Istanbul: My Personal Top Five Remaining Things To Do


Continuing with my fondest memories of Istanbul last summer, I offer my final recommendations:


  1. HIPPODROME.  Dashing between bigger sights, I almost missed the ultimate in antiquities.  Several monuments, already unbelievably ancient when imported to decorate Constantine’s Constantinople, grace the space between the Museum of Turkish and Islamic Art, and the Mosque of Sultan Ahmet III (Blue Mosque).  For an American with few traces of civilization left that go back more than a few hundred years, I could hardly contain my wonder. Please don’t miss the original Serpents’ Column.  Melting down the weapons strewn over the battlefield by the defeated Persians under Xerxes I, the victorious Greeks made it in 478 B.C.
  2. RAQQA.  Housed in the kind of major sight I’m not generally describing here, the Museum of Turkish and Islamic Art, is a truly haunting room dedicated to this ancient, exotic city that still witnesses more than its share of heartbreak today.  Don’t miss this exhibit with the mournful calls of birds so strange you can’t believe they could have ever flown through an impossibly orange sky.  (The rest of this museum is also excellent.)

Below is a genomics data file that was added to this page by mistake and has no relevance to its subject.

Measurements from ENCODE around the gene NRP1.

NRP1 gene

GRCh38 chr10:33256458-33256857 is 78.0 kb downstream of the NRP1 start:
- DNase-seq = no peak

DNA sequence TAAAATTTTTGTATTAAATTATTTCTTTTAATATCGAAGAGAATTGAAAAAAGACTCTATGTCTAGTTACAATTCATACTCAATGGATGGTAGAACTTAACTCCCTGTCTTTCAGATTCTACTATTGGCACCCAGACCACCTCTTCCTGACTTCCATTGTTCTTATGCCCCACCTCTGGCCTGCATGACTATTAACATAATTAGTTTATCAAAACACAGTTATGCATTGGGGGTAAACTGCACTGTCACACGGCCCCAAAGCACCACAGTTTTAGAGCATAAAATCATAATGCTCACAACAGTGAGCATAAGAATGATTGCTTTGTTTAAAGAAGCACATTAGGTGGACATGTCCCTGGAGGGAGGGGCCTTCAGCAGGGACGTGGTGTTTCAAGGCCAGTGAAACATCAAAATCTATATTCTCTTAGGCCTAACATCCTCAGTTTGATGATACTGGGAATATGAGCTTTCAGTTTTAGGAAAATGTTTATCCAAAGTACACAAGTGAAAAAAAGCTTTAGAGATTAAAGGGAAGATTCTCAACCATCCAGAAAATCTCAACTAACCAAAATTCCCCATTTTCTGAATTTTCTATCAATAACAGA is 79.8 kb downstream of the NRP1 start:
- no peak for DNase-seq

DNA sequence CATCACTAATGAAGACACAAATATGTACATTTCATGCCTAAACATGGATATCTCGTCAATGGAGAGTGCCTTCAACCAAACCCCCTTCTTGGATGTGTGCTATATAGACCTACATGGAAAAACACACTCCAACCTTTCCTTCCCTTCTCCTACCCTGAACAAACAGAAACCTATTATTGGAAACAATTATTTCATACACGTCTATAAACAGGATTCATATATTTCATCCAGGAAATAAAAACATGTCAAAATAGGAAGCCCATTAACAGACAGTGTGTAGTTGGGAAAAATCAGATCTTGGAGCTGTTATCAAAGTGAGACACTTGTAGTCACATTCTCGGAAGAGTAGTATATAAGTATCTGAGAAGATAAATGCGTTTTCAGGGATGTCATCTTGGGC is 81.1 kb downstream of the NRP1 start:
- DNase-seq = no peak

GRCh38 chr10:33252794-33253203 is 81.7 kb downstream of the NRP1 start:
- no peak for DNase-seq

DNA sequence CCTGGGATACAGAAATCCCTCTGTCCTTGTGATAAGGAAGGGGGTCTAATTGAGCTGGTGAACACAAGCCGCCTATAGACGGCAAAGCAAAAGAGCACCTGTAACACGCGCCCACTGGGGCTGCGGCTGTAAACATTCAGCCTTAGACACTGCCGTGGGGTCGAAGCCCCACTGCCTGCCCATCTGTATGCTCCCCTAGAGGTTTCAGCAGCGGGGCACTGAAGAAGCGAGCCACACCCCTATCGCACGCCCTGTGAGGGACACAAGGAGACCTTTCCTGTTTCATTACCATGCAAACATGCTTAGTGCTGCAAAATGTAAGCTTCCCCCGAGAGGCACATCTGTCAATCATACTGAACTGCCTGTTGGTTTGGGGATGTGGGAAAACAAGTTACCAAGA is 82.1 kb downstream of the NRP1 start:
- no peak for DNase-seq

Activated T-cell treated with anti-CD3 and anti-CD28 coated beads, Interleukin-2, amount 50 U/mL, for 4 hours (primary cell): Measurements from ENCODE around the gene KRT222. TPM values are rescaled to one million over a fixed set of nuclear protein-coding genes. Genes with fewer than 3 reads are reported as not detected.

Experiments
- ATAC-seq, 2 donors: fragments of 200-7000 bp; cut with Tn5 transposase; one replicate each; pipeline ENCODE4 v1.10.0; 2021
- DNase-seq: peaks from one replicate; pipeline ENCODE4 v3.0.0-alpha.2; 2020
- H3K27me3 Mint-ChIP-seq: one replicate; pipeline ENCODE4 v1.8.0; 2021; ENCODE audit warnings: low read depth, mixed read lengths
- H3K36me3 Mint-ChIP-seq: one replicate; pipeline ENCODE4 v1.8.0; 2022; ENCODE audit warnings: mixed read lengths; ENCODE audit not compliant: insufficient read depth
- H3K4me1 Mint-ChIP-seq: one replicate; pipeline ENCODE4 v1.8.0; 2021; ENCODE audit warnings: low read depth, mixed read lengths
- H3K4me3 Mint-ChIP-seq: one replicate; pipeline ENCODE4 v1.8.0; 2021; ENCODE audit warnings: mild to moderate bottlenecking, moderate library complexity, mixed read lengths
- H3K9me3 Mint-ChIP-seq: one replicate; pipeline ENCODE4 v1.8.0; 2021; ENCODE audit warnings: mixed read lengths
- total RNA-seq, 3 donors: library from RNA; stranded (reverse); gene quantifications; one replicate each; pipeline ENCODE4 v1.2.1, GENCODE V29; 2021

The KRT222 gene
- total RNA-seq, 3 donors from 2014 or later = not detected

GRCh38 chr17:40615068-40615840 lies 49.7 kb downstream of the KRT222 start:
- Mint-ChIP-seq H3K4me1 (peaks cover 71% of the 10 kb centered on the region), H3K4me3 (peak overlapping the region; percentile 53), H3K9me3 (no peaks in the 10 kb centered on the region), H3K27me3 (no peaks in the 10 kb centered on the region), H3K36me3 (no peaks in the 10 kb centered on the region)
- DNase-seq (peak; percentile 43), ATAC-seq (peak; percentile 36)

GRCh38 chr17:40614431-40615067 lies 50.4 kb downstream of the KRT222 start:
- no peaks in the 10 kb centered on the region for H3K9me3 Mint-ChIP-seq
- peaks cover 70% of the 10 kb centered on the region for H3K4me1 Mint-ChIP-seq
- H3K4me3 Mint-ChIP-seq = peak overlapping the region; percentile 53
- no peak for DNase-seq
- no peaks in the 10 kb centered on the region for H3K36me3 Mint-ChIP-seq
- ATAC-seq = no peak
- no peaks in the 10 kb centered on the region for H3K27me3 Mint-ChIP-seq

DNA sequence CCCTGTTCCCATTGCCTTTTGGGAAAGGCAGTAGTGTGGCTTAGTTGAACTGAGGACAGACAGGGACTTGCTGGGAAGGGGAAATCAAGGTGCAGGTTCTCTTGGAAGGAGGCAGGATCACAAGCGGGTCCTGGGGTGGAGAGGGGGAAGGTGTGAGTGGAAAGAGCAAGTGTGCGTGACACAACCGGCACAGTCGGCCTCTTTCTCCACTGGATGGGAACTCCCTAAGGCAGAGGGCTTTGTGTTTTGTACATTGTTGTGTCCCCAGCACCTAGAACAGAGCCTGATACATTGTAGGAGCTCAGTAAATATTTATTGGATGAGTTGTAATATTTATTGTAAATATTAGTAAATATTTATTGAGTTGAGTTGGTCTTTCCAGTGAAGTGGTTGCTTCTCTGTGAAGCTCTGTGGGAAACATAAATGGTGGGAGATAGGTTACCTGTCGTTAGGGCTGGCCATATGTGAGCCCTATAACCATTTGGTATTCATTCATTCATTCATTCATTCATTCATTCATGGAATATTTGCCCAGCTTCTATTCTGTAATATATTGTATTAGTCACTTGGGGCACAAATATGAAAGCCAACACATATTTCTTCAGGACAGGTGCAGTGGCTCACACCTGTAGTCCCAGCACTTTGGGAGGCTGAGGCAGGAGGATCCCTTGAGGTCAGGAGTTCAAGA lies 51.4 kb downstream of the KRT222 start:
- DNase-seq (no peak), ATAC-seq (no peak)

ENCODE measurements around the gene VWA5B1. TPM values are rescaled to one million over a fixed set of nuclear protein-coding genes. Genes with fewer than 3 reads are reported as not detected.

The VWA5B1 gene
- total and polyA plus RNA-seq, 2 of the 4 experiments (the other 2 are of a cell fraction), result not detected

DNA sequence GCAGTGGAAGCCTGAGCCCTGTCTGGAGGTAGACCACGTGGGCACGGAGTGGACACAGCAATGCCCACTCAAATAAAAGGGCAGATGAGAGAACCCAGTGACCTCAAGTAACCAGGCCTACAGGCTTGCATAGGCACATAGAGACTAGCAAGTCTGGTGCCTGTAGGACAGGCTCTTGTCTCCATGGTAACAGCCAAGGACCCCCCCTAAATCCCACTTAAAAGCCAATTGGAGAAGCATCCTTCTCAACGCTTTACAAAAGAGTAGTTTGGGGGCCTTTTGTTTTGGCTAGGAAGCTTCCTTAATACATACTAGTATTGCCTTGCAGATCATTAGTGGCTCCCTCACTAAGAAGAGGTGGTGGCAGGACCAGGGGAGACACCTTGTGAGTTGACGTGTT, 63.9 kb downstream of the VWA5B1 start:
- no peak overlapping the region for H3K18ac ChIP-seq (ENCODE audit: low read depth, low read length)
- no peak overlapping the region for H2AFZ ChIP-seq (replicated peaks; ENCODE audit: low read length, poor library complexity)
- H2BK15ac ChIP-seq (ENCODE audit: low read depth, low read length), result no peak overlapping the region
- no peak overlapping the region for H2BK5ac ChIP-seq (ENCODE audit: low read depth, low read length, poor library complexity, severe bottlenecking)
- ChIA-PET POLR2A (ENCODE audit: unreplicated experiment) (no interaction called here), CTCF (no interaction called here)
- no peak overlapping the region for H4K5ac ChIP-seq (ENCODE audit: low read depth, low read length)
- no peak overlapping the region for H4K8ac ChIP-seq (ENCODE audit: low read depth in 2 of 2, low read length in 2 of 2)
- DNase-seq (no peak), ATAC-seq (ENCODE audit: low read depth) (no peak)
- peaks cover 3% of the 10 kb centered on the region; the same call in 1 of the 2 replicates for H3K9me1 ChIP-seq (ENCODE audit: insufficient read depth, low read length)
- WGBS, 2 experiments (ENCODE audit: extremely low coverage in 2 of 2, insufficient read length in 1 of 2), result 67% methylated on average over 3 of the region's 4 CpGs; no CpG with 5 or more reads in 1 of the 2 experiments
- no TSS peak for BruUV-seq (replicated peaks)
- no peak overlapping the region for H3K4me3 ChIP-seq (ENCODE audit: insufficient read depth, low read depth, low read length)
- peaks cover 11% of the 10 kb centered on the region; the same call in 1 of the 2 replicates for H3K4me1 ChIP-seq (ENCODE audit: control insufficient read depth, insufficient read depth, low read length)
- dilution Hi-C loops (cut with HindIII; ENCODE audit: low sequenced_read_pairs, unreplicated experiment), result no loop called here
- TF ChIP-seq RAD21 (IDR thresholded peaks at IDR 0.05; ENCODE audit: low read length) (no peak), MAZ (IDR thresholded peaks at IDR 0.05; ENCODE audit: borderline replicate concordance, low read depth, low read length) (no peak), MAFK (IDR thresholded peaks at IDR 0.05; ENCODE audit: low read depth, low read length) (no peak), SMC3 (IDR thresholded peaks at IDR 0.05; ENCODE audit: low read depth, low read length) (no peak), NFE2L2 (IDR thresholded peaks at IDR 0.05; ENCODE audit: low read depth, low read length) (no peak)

3. LIBRARY IN THE OLD PROCESSION KIOSK.  You must ascend a long ramp on the side of Gülhane Park opposite Topkapi and the archaeological museums, and leave all your worldly possessions in a locker, when visiting this gem.  Still, for those of us who glory in the past, it’s well worth it just to leaf through the huge red books with sepia photographs of an Istanbul long gone.  And, if you’re lucky, someone will be playing the baby grand on the ground floor.
  4. HAYDARPASA STATION.  Admittedly not that much to see in exchange for a trip over the water to the Asian side of Istanbul, but the ferry ride itself has charm and is cheap.  (Sit outside!)  And the now-defunct station is a must-see for any romantic with reverence for a time when it was the entry point to all the exotic cities of the East.
  5. GRAND OLD HOTELS.  You can also dream of the past when visiting some grand old hotels north of the Galata Tower.  One, the Pera Palace, perhaps suffers from over-renovation.  But its magnificence is certainly worth seeing.  Another, the Grand Hotel de Londres, perhaps suffers from under-renovation.  Still…sitting in its somewhat shabby lobby, listening to an elaborately caged canary sing behind me…I can so easily imagine Hemingway in the next wing chair.

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